James Montemagno
James Montemagno

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Converting Xamarin Libraries to SDK Style & Multi-Targeted Projects

James MontemagnoJames Montemagno

If you are like me you may have a lot of standard Xamarin.iOS and Xamarin.Android libraries sitting around. They aren't plugins, but they do extend a single platform with custom functionality and controls. Wouldn't it be great if you could update them to the new SDK Style projects which use Package References, auto-NuGet packaging, and load WAY faster?!?!? It is all crazy simple to do just like converting old PCLs to .NET Standard. If you are setting up CI this is going to be a huge time saver as you can set it up in VSTS in minutes (blog coming this week).

Unload that Project

First things first, we need to get at that raw .csproj madness. Right click on the project and click Unload Project. Then right click again and select Edit *.csproj:

UnloadProject

Delete Everything!

That is right! Delete it all because we don't need it at all!

Replace it with my base project information. It is a bit verbose but based on the type of library you are creating there are some special things that you may want to include such as Android resources.

Note: I like to only compile items that end in .shared.cs, .ios.cs, or .android.cs to keep it tidy, but you can easily change what you compile into your library in the project structure.

Right click and re-load the project!

New-project

Spice it up

Now you can go in and any NuGets you may need with the PackageReference node in the ItemGroup of your choosing. Additionally, you can also turn on Multi-Targeting to generate both an iOS and Android (or whatever else like UWP and netstandard) by change TargetFramework to TargetFrameworks and specifying more frameworks.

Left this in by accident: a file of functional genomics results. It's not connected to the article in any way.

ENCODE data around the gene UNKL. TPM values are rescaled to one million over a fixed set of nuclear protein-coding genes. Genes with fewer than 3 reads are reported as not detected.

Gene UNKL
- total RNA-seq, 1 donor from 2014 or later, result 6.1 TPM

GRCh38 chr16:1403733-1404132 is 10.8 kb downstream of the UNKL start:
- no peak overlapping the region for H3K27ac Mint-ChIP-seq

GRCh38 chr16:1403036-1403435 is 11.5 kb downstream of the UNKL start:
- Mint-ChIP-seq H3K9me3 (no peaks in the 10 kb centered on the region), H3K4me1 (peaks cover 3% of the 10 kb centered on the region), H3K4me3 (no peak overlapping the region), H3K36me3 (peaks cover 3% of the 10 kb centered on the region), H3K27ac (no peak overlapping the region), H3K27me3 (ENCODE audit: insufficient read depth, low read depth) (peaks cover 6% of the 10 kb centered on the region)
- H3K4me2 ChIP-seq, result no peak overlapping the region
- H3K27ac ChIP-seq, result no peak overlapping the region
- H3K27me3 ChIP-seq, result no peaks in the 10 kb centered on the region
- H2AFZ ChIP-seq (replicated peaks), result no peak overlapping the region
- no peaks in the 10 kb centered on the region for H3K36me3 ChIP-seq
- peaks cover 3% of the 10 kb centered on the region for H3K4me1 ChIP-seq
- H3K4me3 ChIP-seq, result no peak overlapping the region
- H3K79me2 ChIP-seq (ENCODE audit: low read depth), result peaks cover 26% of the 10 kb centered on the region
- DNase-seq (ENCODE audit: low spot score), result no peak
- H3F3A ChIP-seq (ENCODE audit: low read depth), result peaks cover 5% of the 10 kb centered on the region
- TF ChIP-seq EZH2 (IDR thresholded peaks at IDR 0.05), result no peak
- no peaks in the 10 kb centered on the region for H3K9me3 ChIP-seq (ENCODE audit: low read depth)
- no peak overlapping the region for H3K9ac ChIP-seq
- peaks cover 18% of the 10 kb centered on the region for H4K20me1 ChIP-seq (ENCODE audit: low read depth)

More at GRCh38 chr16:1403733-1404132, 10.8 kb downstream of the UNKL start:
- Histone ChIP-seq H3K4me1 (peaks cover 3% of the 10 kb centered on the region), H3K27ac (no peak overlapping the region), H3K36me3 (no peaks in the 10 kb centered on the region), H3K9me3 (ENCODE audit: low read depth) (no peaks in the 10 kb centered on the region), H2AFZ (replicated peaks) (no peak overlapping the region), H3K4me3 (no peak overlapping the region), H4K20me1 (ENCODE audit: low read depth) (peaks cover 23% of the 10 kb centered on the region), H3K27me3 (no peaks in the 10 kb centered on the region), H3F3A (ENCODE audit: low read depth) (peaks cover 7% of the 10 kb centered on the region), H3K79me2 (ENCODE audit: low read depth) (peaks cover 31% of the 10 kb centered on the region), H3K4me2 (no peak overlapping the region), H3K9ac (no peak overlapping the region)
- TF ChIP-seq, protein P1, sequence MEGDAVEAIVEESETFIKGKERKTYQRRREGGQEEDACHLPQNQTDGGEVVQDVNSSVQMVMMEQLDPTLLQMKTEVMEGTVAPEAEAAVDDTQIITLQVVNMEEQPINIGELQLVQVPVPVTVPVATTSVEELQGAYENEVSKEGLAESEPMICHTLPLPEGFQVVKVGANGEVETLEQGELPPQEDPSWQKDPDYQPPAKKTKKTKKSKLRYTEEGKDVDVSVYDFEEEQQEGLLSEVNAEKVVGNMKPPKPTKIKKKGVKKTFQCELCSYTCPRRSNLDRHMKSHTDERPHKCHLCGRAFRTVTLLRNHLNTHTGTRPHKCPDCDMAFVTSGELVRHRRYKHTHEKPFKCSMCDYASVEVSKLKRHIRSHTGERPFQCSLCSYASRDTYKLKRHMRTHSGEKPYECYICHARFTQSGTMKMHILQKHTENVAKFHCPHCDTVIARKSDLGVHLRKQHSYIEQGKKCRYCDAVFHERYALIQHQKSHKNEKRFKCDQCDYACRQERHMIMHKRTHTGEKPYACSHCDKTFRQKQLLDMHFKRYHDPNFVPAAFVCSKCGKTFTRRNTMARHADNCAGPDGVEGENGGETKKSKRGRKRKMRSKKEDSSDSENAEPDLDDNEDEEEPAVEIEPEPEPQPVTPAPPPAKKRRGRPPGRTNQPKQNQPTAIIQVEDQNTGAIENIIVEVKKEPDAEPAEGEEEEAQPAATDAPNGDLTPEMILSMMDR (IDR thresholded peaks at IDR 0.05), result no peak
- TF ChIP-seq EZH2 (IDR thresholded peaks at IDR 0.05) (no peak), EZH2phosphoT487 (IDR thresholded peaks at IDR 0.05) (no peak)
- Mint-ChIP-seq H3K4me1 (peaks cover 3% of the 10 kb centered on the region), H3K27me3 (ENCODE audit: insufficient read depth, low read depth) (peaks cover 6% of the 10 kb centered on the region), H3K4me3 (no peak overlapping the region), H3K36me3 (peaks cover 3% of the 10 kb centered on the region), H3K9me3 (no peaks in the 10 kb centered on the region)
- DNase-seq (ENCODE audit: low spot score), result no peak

Multi-Target

NuGet that Library

What is great about the SDK style projects is that you don't need a .nuspec at all for your NuGet and it can be generated automatically at build time! Whoa! Amazing Yes! You can also see the contents with the NuGet Package Explorer

All you need to do is turn on GeneratePackageOnBuild in the Release property group and then add the following items to the main PropertyGroup for the NuGet's information:

You can read more about these attributes over on the NuGet documentation.

Now when you compile in release mode you get a full NuGet with your library:

NuGet-1

SDK and Multi-Target Everything

If you have multiple libraries like me or building multiple libraries from a single solution you can also look into Directory.Build.props and Directory.Build.targets that enable you to group common properties together for a full solution.

I have gone through just about every project I have created and switched over to this new style of project because CI is so simple with it that I can manage a full CI/CD cycle for all of my libraries from one location:

Release

Check back later this week for my blog on how to take the SDK style projects that we have here and set them up for CI in VSTS.

See Me Convert a Library Live!

Because I love seeing things in action I walk through the exact steps here in this short video:


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